Before the start of the model project, waste in the model region was inadequately collected or was collected unsorted. All waste was then mostly dumped on unsecured landfills. Therefore, the goal of the model project was defined as the separate collection of individual waste fractions at household level and the separate recycling of these fractions. The focus was on bio-waste, which was at that time mixed with other waste and thus made unsuitable for composting. First, a waste management concept was developed for Long An province, in which the technical implementation of separate waste collection was worked out with local decision-makers and stakeholders after having taken full stock of the situation. Economic, social and ecological aspects were taken into account. In the provincial capital Tan An, separate waste collection was initially introduced as a model for 400 households and then expanded to 4,500 households. This was accompanied by WWF with extensive training and educational measures. The sorting rate in the project area is very good at 85%. The amount of recyclable materials collected was relatively small, as these materials are passed on directly by households to local waste collectors. Plastics are collected separately in the project mainly during post-sorting of residual waste. Overall, a high-quality organic fraction was obtained for composting and the residual waste fraction was significantly reduced. This also led to a reduction in the cost of disposing of the residual waste fraction. In the meantime, separate waste collection is being extended to the entire urban area of Tan An and is also to be implemented in the entire province of Long An. In this pilot project from 2018 to 2022, WWF has successfully demonstrated that the labour-intensive separate collection of municipal waste with immediate subsequent sorting by municipal waste collection employees is very suitable for households and small businesses. This model project with its results is also expected to support a new law in Vietnam that will require separate collection of all waste in the country from 2024.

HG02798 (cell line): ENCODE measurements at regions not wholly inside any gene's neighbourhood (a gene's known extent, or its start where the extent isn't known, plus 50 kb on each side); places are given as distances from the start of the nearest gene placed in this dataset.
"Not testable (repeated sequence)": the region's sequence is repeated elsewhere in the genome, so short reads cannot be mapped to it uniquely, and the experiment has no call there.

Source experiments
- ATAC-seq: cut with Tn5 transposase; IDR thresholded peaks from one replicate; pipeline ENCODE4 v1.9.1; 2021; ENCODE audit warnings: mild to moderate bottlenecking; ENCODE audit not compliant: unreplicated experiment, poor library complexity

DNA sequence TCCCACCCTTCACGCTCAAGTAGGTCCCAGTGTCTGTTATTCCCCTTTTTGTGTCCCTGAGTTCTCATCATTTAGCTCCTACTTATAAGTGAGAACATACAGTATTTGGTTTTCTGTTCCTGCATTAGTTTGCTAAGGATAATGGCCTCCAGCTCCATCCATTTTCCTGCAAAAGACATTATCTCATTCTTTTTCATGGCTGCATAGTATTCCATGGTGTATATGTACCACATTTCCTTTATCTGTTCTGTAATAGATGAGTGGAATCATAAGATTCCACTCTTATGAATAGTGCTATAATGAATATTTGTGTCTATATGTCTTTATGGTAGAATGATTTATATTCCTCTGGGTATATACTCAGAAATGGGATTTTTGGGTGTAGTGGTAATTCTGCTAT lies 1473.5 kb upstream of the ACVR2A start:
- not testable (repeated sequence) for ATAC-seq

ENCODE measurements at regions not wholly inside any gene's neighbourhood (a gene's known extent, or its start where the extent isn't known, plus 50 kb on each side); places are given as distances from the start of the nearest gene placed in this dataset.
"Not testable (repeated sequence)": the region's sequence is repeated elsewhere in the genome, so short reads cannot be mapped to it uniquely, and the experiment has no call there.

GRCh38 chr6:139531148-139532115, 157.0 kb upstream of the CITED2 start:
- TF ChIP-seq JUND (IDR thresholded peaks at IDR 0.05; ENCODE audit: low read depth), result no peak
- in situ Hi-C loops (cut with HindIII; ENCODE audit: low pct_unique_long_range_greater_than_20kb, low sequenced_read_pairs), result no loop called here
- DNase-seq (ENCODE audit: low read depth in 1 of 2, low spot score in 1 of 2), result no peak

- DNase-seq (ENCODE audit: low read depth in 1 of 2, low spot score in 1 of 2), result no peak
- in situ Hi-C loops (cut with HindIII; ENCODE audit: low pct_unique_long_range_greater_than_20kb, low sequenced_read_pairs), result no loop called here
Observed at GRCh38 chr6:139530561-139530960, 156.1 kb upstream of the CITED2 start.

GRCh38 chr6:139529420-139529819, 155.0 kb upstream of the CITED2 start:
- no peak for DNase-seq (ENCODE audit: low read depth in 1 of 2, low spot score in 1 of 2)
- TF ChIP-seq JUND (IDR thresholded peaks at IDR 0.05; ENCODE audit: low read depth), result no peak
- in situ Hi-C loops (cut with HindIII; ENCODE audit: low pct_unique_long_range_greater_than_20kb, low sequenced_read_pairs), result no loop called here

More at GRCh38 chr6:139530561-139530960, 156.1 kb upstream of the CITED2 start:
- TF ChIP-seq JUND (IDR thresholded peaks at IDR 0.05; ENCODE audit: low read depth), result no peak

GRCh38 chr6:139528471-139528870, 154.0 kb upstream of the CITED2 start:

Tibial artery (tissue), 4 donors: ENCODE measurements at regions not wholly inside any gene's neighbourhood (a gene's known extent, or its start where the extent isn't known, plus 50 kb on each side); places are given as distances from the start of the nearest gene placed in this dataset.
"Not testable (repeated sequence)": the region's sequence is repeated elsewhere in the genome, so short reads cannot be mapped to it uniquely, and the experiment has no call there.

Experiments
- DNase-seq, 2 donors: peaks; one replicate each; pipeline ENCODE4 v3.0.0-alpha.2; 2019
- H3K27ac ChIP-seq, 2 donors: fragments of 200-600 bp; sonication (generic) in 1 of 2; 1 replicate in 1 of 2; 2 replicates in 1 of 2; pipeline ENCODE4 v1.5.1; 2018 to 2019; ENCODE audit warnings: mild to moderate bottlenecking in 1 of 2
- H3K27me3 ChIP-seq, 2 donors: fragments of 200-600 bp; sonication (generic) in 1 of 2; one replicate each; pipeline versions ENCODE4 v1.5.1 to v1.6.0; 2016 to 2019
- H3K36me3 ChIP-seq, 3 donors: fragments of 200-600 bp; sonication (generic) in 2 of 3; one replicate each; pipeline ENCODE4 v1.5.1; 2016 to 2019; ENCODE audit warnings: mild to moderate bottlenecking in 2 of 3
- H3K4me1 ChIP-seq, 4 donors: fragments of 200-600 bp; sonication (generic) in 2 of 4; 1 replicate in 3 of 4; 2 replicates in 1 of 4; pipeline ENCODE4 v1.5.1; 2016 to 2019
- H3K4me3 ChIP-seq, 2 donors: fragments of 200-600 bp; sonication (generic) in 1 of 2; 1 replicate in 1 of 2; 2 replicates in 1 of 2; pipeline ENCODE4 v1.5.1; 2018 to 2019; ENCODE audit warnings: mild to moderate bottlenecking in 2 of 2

In which areas do you think changes are necessary - not only in Asia, but also in Germany and Europe - in order to fundamentally and effectively reduce the discharge of plastics into the environment?
The first step, of course, is to avoid the short-lived application of plastics. This means, for example, introducing restrictions on the use of single-use articles and the introduction of reusable and return systems. For certain applications, there is the possibility of making plastics available again for applications of equivalent quality through high-grade recycling. Unfortunately, this possibility has so far been limited to a few applications because most plastics have very different compositions and are therefore difficult to recycle. Harmonising the diversity of materials could have a positive effect here, making even more plastic products available for high-quality recycling. Downcycling or a drift from high-quality recycling materials to short-lived or no longer recyclable applications should be avoided in the future.
In principle, it must be ensured that nationally adapted legislation on Extended Producer Responsibility is introduced globally in those countries where this is not yet the case. In addition, existing legal frameworks must be improved, e.g. by levying charges on packaging and products according to their recyclability or other ecological parameters. To begin with, this approach will ensure improved financing of waste management and optimisation of recycling. This would be an important step towards improving waste management systems - and thus also an important step towards reducing the discharge of plastics into the environment.
Thank you very much for the interview, Mr Bauske!